It's hard to determine who exactly comes out ahead when John Leguizamo hits the Lyceum Theatre stage in his new one-man show: the audience or him?
"I love spilling my guts out for you," the actor and playwright says at the beginning of "Ghetto Klown," which opened Tuesday. "You're like free therapy. I should be paying you tonight."
If only all therapy was this fun.
Leguizamo's pain has always been our gain through five deeply personal shows, and his new one is no exception. "Ghetto Klown" is filled with hysterical stories about Leguizamo being repeatedly slapped by Sean Penn, how he reconciled with his father, got high with Kurt Russell or tried to impress his future wife by eating a plate of fried grasshoppers.
This fifth installment of his life _ following 1991's "Mambo Mouth," 1993's "Spic-O-Rama," 1998's "Freak," and 2001's "Sexaholix ... a Love Story" _ is mostly about his career, taking us chronologically from his days as a hyper teen in New York who would seize the conductor's microphone on the subway to do imitations, through his drug dealer parts on "Miami Vice" to starring roles in "Carlito's Way" and "To Wong Foo Thanks for Everything, Julie Newmar" to the four other Broadway one-man shows.
He has been aided this time by director Fisher Stevens, a longtime friend who has tightly edited the free-flowing, kinetic Leguizamo and nicely integrated dancing, sound effects and video projections. Many of the trite expositions and unnecessary narration of his previous shows have been cut in favor of purer emotion. The Leguizamo-Stevens partnership is clearly a fruitful one.
Leguizamo is working hard here as usual, mimicking his childhood friends, his acting teachers, agents, parents and co-stars. He dances to music from each of the passing decades, holds telephone conversations as both voices, interacts with the projected images, slips from Spanish to English effortlessly, jumps on stools and sips from a beer bottle.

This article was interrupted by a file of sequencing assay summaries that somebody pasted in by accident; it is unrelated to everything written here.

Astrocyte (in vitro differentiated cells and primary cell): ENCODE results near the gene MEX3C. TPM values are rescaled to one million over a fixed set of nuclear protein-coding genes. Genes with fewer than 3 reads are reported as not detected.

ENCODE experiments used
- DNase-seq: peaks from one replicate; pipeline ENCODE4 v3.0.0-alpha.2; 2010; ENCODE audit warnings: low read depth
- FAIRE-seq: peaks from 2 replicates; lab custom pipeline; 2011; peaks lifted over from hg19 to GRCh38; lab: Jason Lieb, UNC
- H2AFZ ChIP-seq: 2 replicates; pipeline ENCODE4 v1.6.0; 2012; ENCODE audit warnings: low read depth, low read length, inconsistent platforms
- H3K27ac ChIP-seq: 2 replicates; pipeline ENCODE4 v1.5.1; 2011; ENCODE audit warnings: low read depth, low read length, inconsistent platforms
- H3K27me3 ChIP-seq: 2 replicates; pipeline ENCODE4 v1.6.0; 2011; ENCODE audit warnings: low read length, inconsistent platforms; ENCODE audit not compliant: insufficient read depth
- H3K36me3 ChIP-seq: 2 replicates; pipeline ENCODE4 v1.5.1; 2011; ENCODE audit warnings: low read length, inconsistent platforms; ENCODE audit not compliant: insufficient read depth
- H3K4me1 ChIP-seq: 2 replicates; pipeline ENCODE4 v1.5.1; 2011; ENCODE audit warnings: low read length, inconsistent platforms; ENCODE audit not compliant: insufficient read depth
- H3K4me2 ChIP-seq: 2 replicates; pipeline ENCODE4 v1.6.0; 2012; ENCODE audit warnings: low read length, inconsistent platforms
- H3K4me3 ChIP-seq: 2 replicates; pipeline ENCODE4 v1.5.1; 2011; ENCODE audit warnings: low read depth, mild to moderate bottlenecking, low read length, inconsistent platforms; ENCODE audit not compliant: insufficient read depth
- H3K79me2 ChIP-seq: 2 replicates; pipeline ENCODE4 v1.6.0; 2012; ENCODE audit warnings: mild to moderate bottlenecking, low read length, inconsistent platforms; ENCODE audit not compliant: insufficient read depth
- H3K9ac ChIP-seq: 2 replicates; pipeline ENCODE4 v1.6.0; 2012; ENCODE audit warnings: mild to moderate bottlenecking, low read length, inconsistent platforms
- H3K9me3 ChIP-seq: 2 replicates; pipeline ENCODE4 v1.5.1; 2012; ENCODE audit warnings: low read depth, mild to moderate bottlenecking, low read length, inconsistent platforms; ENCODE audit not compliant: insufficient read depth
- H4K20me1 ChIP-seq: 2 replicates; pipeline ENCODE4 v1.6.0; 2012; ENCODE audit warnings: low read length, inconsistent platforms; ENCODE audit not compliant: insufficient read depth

It is a sobering show. By his own account, his path back to Broadway after a decade hasn't been easy and he warns the audience that what they're seeing is a "cautionary tale."
All kinds of things have conspired to keep Leguizamo from attaining real fame _ bad roles, bad timing, depression, poor advice, boredom, love. "Maybe you have too much talent," says his fed-up agent at one point.
The title comes from no less a figure than Al Pacino, who while working on "Carlito's Way" with Leguizamo, got exasperated with his co-star's hyperactivity and ad-libbing. "Oh my God. Just be yourself, you clown," he told Leguizamo.
Naturally, there are references and characters from previous shows _ childhood friends, girlfriends, wives and, of course, his parents _ but there are all new stories, such as the sad, explosive end to his ties with RayRay, one of his oldest friends.
There are also genuinely hysterical moments, as when a Method-crazed Penn smacks Leguizamo full-force in the face during take after take while filming "Casualties of War" in Thailand. "And then they ended up cutting that scene out," he says sadly.
Penn gets off relatively easy. Steven Seagal comes across as a buffoon, director Baz Luhrmann as an oddball, and the network executives who killed Leguizamo's TV series "House of Buggin'" as cynical flimflammers. But he mostly blames himself for his poor money-keeping skills and wasted chances.
Leguizamo also explains why it has taken him so long to get back on stage: His parents got upset after seeing their son air the family's dirty laundry. Both even threatened to sue. Only after making peace with them _ and thanks to a big nudge from his wife _ has he been able to return to his series of plays.
And that, as we've learned, means everyone wins.
"I realized being on stage is my religion," Leguizamo says at the end. "Sharing my unhappiness on stage is my happiness."
Let us hope he is unhappy for a long time to come.